POUGHKEEPSIE, NY.- The Frances Lehman Loeb Art Center
at Vassar College will present a special exhibition, At the Heart of Progress: Coal, Iron, and Steam since 1750 - Industrial Imagery from the John P. Eckblad Collection, on view from Friday, January 22 through Sunday, March 21, 2010. The exhibition will feature a selection of 76 worksincluding prints and posters, as well as a childrens toyfrom the collection of Dr. John P. Eckblad of Chapel Hill, North Carolina and Paris, France, who has one of the most extensive private collections of prints and posters associated with industry and labor.
The exhibition opening on Friday, January 22, will feature a symposium at 5:30pm with Vassar College faculty from divergent disciplines, who will speak on works in the exhibition from their specialized viewpoints (Taylor Hall, room 203). A reception in the Art Center will follow. Admission to both the exhibition and opening is free and open to the public.
Organized and circulated by the Ackland Art Museum of The University of North Carolina at Chapel Hill, with funding provided by the William Hayes Ackland Trust, At the Heart of Progress is curated by Timothy Riggs, Ackland Curator of Collections. Following the exhibition at the Art Center, the exhibition will travel to the Palmer Museum of Art at The Pennsylvania State University in October 2010.
The exhibition focuses on seven primary themes, including mining, iron and steel making, smokestack landscapes, and images of labor and life. Some of the artists, whose works explore the world of coal production and consumption who are featured in the exhibition are Camille Pissarro, Theophile Steinlen, Constantin Meunier, Joseph Pennell, C. R. W. Nevinson, and Craig McPherson, as well as a wealth of commercial and documentary imagery.
At the Heart of Progress surveys the Faustian bargain between humanity and carbon. Though the trinity of coal, iron, and steam supports industrial civilization, the enormous benefits are counterbalanced by equally enormous tolls, noted Patricia Phagan, the Philip and Lynn Straus Curator of Prints and Drawings at the Frances Lehman Loeb Art Center. She pointed out that the some of the tensions depicted in the works include the pitting of capitalist pride against social unrest and the groundbreaking industrial development against the profound human and environmental consequences.
Unique in its scope and focus, the Eckblad Collection is important for both its aesthetic and historic value, said Ackland Director Emily Kass. The collections wide artistic range includes 18th- and 19th-century English and French landscapes, and post-impressionist images from the golden age of French printmaking in the 1890s.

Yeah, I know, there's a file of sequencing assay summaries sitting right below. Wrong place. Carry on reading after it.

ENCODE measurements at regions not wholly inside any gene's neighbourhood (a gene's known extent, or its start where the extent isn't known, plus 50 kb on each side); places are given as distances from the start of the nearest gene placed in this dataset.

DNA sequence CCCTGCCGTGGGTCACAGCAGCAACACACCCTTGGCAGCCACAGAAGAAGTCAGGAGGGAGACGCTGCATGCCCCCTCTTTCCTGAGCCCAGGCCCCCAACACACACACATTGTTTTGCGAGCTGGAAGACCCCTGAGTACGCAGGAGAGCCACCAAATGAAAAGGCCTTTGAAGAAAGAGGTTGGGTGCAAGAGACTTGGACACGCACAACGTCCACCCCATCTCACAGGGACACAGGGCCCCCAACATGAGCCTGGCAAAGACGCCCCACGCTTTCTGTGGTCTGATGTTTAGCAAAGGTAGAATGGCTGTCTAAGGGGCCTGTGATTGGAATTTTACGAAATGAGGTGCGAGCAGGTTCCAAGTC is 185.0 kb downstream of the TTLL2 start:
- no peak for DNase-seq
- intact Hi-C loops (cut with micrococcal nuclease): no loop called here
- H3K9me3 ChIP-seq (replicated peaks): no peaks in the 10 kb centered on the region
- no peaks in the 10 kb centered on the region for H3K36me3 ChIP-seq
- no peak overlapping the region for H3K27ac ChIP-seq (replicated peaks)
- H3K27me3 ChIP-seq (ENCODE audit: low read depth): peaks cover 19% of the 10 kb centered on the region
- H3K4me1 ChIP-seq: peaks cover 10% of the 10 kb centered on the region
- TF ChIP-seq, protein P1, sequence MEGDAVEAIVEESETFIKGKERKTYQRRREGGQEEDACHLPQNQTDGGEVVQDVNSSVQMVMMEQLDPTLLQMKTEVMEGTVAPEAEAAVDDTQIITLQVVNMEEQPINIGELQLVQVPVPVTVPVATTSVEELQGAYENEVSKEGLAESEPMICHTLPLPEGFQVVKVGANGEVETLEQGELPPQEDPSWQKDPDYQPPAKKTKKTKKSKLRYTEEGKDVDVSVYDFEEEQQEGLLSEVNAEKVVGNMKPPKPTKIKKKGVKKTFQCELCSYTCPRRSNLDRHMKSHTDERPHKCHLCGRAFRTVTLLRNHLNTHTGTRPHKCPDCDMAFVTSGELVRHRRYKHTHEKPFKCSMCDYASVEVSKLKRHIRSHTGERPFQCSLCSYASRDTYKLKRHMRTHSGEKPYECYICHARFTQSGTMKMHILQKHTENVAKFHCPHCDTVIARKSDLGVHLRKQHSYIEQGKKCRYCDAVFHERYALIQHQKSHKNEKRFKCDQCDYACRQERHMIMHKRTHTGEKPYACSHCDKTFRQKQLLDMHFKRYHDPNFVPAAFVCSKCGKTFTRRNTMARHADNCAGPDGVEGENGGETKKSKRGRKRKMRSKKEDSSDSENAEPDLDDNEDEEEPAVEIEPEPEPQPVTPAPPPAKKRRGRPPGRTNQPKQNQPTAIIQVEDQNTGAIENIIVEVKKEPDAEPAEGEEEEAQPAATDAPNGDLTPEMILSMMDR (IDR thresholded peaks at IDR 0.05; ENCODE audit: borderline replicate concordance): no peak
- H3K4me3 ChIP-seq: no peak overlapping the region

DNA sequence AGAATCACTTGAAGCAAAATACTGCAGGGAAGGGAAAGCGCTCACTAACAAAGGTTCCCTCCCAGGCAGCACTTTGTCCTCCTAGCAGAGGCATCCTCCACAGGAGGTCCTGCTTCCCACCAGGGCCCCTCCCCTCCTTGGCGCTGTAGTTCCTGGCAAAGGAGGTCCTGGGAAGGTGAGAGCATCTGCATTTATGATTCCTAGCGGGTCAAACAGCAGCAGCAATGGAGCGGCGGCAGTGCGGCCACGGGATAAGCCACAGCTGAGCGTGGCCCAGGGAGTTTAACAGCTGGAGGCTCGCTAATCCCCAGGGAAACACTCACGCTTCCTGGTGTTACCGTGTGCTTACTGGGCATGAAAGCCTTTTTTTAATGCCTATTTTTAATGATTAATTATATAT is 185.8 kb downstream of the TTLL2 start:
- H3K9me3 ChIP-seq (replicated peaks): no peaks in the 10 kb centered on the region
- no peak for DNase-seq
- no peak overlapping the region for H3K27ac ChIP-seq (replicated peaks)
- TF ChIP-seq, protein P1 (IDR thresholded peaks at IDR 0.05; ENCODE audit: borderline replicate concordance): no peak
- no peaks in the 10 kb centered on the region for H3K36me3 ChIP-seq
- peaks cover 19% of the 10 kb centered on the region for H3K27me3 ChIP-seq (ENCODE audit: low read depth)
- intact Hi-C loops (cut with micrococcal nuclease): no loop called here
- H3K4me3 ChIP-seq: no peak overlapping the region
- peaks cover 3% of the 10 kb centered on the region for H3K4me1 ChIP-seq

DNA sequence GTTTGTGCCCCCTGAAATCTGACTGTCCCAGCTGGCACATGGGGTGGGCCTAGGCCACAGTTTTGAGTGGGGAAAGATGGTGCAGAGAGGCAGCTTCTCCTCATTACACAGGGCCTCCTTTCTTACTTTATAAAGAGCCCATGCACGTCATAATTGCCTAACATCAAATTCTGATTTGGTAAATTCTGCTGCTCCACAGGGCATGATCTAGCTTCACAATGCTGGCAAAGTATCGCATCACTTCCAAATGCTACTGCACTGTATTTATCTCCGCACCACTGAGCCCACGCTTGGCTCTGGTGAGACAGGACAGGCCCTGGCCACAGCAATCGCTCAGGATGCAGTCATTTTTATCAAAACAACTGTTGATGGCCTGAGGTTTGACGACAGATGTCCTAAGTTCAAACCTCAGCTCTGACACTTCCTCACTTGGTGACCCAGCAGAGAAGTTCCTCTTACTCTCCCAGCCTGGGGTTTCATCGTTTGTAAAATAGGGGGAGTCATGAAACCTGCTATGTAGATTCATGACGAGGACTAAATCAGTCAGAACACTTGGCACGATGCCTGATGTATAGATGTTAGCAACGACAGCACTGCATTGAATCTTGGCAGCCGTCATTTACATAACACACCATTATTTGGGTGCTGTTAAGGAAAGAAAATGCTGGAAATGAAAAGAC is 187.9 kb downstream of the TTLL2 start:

Representative of this is Philip James de Loutherbourgs dramatic scenic view of industry that was issued in print form as part of a series titled The Romantic and Picturesque Scenery of England and Wales, dated shortly after 1800. Loutherbourg collaborated with engraver William Pickett to produce this hand-colored aquatint, Iron Works, Colebrookdale. Both a painter and a designer of theater sets, Phagan noted that Loutherbourg was known for his spectacular effects of light, while in this print the actual process of iron working is invisible; we see only smoke, flame, and chimneys that suggest castle towers.
In contrast, in America in the early 20th century, Louis Lozowick depicted mechanical power in a very different way. Phagan remarked that, in his Edison Plant the image itself seems to be machine-made. Lozowicks style, nicknamed Precisionism, idealizes the machine as an academic artist might idealize the human body. Instead of smoke belching from their tops, the stacks are surrounded by halos of white.
History paintings . . . documenting the remnants of our Industrial Age, is the way in which contemporary artist Craig McPherson describes his own work.
His print Clairton from 1997 looks backward in several ways, noted Phagan, even through his chosen medium, mezzotint, a laborious pre-industrial craft that was used extensively in the 18th century to reproduce paintings. She said that his subject of a mill that processes coal into coke is the very same process that had helped to start the Industrial Revolution in Coalbrookdale two centuries earlier and the view, the volcanic aspect of industry at night and the depiction of a vast plant that fills the plate, is also reflective of an earlier age.